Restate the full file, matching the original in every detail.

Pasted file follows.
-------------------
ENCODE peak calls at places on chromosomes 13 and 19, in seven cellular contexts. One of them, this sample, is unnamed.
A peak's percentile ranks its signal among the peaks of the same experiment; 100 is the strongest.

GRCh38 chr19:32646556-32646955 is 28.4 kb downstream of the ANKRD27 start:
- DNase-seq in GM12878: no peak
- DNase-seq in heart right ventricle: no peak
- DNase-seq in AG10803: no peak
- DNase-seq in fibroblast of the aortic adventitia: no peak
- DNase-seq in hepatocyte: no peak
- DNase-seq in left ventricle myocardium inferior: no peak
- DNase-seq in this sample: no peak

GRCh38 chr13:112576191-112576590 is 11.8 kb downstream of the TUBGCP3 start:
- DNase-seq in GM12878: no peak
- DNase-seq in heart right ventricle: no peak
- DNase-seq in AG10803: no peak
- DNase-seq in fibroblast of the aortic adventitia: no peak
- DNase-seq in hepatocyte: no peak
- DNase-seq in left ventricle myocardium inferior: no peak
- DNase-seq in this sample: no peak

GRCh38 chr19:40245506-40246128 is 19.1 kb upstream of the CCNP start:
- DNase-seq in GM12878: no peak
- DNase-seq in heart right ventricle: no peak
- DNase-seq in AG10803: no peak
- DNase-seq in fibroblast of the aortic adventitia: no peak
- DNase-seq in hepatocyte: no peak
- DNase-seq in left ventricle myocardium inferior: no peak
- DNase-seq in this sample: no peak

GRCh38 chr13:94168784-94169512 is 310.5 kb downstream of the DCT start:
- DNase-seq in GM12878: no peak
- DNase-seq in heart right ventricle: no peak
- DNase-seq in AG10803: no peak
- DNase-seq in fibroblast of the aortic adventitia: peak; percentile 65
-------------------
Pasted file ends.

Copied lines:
ENCODE peak calls at places on chromosomes 13 and 19, in seven cellular contexts. One of them, this sample, is unnamed.
A peak's percentile ranks its signal among the peaks of the same experiment; 100 is the strongest.

GRCh38 chr19:32646556-32646955 is 28.4 kb downstream of the ANKRD27 start:
- DNase-seq in GM12878: no peak
- DNase-seq in heart right ventricle: no peak
- DNase-seq in AG10803: no peak
- DNase-seq in fibroblast of the aortic adventitia: no peak
- DNase-seq in hepatocyte: no peak
- DNase-seq in left ventricle myocardium inferior: no peak
- DNase-seq in this sample: no peak

GRCh38 chr13:112576191-112576590 is 11.8 kb downstream of the TUBGCP3 start:
- DNase-seq in GM12878: no peak
- DNase-seq in heart right ventricle: no peak
- DNase-seq in AG10803: no peak
- DNase-seq in fibroblast of the aortic adventitia: no peak
- DNase-seq in hepatocyte: no peak
- DNase-seq in left ventricle myocardium inferior: no peak
- DNase-seq in this sample: no peak

GRCh38 chr19:40245506-40246128 is 19.1 kb upstream of the CCNP start:
- DNase-seq in GM12878: no peak
- DNase-seq in heart right ventricle: no peak
- DNase-seq in AG10803: no peak
- DNase-seq in fibroblast of the aortic adventitia: no peak
- DNase-seq in hepatocyte: no peak
- DNase-seq in left ventricle myocardium inferior: no peak
- DNase-seq in this sample: no peak

GRCh38 chr13:94168784-94169512 is 310.5 kb downstream of the DCT start:
- DNase-seq in GM12878: no peak
- DNase-seq in heart right ventricle: no peak
- DNase-seq in AG10803: no peak
- DNase-seq in fibroblast of the aortic adventitia: peak; percentile 65